I didn't (at least, the last 60% of it). Skimming some reviews on goodreads suggests that even Klosterman's fans prefer his non-fiction writing to his fiction. Maybe one day I'll have worked through my giant queue and be curious enough to try his writing again. It was intriguing and technical (the story-within-a-story framing raises a lot of questions), so maybe after acquainting myself with some non-fiction I'll revisit this one.

Or maybe not.

Summary: don't bother reading this one.

This post's theme word is desultory, "marked by absence of a plan; disconnected; jumping from one thing to another," or "digressing from the main subject; random." The desultory anecdotes did not advance the plot, although they constituted the entirety of the text.

Sunday, October 12, 2014

Cookie tree

It seems that cookies do grow on trees! At least, macarons do:
Yet another fantastic Parisian window-display. It seems a shame to waste so many sweets on (1) gluing them to a giant hemisphere, (2) letting them dry out while on display for weeks, and (3) ultimately discarding them as inedible lumps of colored sugar. I wonder about the logistics of taking down such a display: who does it? how long does it take? do the cookies all get composted?

This post's theme word is succuss, "to shake vigorously" (esp. a patient or homeopathic medicine). Do not succuss the macaron tree! --- the fruits will fall when they are ripe.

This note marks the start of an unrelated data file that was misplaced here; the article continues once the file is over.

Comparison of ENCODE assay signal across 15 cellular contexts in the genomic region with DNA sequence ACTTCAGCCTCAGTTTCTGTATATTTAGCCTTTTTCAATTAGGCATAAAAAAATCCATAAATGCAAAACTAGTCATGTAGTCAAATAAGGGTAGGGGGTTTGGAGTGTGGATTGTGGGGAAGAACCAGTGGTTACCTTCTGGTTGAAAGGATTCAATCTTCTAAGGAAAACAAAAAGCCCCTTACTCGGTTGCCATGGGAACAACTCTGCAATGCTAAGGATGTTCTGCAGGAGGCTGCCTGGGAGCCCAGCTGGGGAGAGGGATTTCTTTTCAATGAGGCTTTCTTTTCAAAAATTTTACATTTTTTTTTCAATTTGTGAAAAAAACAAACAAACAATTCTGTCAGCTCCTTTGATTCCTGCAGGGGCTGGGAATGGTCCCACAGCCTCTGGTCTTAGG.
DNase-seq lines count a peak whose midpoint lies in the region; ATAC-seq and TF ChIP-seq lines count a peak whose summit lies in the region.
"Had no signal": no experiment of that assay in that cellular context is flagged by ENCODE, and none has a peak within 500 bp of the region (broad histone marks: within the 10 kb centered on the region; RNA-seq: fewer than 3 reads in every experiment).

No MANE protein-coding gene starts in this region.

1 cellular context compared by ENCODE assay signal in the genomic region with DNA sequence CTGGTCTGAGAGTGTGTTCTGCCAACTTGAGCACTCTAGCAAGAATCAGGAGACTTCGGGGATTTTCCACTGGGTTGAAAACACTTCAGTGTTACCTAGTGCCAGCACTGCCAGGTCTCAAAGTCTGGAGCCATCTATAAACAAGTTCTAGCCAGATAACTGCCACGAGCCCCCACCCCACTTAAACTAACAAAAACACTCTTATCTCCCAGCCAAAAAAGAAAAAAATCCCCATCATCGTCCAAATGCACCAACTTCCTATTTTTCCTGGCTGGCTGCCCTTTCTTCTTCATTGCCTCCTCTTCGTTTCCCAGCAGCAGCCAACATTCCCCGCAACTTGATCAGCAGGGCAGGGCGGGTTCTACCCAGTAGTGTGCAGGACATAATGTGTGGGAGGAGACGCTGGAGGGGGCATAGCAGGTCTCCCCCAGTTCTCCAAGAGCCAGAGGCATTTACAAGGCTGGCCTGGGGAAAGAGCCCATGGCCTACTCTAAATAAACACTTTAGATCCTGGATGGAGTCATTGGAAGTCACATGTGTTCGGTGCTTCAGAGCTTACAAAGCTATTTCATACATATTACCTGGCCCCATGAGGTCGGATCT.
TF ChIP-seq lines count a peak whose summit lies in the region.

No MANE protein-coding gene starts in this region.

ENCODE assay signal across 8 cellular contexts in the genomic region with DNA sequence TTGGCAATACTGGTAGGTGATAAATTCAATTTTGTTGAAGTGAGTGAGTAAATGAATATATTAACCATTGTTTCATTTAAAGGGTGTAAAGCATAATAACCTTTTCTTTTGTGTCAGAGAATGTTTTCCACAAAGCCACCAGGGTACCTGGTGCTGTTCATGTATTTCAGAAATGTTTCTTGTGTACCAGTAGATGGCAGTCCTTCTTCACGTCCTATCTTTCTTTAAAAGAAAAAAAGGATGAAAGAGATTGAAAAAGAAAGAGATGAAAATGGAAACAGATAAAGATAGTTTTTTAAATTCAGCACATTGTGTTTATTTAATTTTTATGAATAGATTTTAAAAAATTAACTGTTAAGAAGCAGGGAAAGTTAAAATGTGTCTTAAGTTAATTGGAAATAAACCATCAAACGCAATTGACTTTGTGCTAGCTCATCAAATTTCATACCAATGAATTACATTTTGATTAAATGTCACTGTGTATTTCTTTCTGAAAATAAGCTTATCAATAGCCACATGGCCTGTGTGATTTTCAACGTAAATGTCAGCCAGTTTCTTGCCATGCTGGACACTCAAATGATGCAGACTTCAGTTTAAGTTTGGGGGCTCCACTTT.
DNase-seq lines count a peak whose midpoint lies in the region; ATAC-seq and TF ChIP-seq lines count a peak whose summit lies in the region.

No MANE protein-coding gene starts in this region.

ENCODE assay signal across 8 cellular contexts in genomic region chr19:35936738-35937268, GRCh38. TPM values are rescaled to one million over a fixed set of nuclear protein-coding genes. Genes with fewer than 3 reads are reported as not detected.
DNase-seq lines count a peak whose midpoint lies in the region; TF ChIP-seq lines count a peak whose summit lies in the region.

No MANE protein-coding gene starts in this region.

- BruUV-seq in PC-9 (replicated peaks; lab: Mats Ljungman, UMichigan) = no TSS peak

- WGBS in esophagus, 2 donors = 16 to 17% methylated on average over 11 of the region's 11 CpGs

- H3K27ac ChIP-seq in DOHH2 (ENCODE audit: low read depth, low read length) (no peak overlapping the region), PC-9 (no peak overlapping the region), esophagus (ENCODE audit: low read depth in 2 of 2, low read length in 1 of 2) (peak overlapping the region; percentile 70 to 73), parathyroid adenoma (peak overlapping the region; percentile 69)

Saturday, October 11, 2014

Further idylls

Quaint and picturesque, with vines growing over the trellised arch above the entrance. Yes, that's right:
It's the sapeuprs-pompiers!

Hip, hip, hooray! The shortest tiny little matching shorts live in this building.

This post's theme word is concupiscent, "lustful; libidinous." The defendent offered no explanation of earlier concupiscent remarks.

Thursday, October 2, 2014

Reasoning about information transmission

Every so often, I am struck with the realization that other people do not think the way I think. (This recurs, so perhaps it is a rerealization?) Of course this is obvious, but it is also too difficult to simulate everyone's unknown mental process all the time, and so I slouch into the lazy thinking of assuming everyone thinks the way I do. Everyone does this. (Don't they? I don't know, but I assume so... because I do...)

Here is a simple fact: probabilities are often unintuitive. Probably. Unless you are a technical person who thinks about them all the time.